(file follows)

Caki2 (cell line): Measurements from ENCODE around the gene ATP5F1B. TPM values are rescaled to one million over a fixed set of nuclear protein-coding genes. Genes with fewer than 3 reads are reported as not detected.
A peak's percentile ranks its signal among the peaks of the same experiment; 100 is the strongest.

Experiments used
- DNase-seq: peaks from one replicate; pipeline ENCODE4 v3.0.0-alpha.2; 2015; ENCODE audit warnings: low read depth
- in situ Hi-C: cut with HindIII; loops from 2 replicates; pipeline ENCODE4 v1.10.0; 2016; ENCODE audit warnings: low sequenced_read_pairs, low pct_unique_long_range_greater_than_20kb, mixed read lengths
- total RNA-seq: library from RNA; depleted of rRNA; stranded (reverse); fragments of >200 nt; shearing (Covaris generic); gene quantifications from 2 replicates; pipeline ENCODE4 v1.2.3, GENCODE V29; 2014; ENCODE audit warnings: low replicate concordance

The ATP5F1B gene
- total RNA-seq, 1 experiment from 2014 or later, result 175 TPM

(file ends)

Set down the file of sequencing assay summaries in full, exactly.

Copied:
Caki2 (cell line): Measurements from ENCODE around the gene ATP5F1B. TPM values are rescaled to one million over a fixed set of nuclear protein-coding genes. Genes with fewer than 3 reads are reported as not detected.
A peak's percentile ranks its signal among the peaks of the same experiment; 100 is the strongest.

Experiments used
- DNase-seq: peaks from one replicate; pipeline ENCODE4 v3.0.0-alpha.2; 2015; ENCODE audit warnings: low read depth
- in situ Hi-C: cut with HindIII; loops from 2 replicates; pipeline ENCODE4 v1.10.0; 2016; ENCODE audit warnings: low sequenced_read_pairs, low pct_unique_long_range_greater_than_20kb, mixed read lengths
- total RNA-seq: library from RNA; depleted of rRNA; stranded (reverse); fragments of >200 nt; shearing (Covaris generic); gene quantifications from 2 replicates; pipeline ENCODE4 v1.2.3, GENCODE V29; 2014; ENCODE audit warnings: low replicate concordance

The ATP5F1B gene
- total RNA-seq, 1 experiment from 2014 or later, result 175 TPM